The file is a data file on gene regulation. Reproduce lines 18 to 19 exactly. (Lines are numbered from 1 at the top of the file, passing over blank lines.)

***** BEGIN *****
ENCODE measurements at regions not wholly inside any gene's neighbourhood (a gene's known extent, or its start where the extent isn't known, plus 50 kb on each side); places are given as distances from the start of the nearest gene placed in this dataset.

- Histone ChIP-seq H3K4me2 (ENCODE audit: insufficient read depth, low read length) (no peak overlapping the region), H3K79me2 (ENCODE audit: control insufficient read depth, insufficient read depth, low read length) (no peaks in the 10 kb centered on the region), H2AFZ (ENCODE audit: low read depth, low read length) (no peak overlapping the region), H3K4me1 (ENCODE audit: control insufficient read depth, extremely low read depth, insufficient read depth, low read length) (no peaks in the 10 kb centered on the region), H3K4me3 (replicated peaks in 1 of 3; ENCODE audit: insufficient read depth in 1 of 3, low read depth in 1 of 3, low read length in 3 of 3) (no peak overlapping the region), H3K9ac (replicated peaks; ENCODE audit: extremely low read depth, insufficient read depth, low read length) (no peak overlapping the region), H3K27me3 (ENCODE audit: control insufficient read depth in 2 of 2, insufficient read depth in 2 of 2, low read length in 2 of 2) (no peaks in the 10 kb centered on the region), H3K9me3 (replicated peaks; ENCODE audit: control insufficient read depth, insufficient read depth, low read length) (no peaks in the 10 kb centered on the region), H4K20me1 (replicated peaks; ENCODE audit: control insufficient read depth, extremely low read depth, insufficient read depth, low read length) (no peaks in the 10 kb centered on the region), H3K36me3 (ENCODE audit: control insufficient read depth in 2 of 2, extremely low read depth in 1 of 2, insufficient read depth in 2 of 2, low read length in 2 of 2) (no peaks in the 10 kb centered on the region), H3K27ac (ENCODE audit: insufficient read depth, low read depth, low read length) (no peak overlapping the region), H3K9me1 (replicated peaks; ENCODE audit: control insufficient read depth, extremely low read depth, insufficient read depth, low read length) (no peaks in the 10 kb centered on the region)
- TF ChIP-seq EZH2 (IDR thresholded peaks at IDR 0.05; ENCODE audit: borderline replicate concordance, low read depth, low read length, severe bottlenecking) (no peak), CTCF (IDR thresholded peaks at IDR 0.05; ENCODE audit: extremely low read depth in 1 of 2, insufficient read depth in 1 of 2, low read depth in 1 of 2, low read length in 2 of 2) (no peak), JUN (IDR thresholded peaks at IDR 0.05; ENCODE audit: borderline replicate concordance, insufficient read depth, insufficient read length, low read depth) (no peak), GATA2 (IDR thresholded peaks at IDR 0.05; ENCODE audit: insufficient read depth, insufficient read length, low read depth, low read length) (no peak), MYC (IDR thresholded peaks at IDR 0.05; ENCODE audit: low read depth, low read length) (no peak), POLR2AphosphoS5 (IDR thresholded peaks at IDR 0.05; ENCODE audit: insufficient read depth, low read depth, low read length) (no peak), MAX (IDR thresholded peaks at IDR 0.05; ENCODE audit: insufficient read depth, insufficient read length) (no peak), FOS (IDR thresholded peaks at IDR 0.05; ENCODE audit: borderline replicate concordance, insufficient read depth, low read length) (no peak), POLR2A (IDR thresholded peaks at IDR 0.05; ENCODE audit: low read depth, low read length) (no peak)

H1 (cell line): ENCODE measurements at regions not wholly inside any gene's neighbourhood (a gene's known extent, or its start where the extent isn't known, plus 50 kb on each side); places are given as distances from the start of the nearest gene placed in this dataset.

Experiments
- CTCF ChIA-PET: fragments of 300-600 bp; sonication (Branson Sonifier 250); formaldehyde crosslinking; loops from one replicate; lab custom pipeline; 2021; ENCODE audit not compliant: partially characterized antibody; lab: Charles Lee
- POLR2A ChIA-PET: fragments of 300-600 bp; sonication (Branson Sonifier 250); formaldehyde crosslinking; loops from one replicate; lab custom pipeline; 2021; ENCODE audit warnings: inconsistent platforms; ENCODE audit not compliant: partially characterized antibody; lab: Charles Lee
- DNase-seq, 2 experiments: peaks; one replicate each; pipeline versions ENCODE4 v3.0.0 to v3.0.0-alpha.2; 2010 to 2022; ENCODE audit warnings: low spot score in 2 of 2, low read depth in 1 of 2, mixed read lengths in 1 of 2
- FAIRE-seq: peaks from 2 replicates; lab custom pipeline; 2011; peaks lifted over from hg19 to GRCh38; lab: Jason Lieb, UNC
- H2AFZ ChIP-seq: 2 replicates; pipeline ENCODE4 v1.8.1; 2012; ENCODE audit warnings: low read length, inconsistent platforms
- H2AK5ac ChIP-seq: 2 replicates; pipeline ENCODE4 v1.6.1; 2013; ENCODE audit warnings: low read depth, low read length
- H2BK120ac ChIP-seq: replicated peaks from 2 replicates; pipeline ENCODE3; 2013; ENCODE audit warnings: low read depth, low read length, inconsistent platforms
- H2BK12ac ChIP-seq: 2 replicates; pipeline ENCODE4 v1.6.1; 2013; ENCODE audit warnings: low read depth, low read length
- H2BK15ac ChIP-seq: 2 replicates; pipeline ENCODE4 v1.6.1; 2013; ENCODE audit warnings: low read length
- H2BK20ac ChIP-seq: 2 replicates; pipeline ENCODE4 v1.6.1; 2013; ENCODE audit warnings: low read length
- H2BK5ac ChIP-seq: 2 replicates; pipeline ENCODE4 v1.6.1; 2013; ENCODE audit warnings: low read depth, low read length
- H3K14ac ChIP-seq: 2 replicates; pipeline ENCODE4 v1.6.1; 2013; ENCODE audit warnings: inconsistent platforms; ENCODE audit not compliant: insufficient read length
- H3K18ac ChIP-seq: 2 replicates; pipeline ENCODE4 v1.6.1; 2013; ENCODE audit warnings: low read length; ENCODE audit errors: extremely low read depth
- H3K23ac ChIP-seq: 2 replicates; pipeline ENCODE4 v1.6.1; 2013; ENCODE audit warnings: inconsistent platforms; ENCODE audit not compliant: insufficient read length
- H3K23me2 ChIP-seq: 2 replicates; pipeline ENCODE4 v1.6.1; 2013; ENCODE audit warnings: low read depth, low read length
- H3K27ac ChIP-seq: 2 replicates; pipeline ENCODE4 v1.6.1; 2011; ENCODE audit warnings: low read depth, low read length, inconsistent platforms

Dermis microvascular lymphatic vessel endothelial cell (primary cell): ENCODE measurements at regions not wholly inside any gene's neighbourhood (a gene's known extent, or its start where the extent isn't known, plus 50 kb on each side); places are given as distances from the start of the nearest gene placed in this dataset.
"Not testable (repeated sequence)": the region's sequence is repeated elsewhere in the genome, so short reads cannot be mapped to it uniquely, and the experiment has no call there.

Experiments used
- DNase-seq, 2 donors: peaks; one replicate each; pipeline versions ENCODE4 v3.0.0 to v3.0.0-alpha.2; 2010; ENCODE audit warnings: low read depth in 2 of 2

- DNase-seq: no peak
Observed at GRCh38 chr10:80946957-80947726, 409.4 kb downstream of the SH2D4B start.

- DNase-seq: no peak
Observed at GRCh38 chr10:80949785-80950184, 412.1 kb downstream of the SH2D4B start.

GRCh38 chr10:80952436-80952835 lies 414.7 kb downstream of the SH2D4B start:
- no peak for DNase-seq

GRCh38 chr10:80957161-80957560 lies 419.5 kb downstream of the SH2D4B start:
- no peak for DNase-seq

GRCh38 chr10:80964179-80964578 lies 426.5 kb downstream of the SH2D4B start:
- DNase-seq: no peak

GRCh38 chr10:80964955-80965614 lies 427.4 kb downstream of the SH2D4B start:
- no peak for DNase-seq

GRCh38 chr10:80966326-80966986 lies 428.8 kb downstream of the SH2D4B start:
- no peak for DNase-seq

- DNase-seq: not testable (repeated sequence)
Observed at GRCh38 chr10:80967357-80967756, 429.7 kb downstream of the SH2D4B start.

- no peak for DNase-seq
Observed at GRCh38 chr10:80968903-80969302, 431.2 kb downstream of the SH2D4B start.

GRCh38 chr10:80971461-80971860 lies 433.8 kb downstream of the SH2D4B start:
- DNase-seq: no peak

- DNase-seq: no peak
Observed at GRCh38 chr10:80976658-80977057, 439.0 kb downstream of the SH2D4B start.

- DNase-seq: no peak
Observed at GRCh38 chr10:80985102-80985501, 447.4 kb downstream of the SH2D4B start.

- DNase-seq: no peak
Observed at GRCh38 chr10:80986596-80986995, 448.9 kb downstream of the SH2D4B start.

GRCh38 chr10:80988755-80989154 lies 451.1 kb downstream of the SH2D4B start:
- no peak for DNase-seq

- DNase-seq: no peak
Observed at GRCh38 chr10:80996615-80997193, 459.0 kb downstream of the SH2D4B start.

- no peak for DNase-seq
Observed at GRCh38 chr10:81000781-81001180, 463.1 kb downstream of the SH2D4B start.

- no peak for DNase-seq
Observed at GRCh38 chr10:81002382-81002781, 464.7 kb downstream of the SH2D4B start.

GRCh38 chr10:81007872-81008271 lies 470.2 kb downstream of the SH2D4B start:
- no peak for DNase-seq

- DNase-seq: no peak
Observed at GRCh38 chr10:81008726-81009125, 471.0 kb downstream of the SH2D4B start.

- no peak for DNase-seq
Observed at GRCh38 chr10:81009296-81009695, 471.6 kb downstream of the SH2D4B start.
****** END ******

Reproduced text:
- H3K18ac ChIP-seq: 2 replicates; pipeline ENCODE4 v1.6.1; 2013; ENCODE audit warnings: low read length; ENCODE audit errors: extremely low read depth
- H3K23ac ChIP-seq: 2 replicates; pipeline ENCODE4 v1.6.1; 2013; ENCODE audit warnings: inconsistent platforms; ENCODE audit not compliant: insufficient read length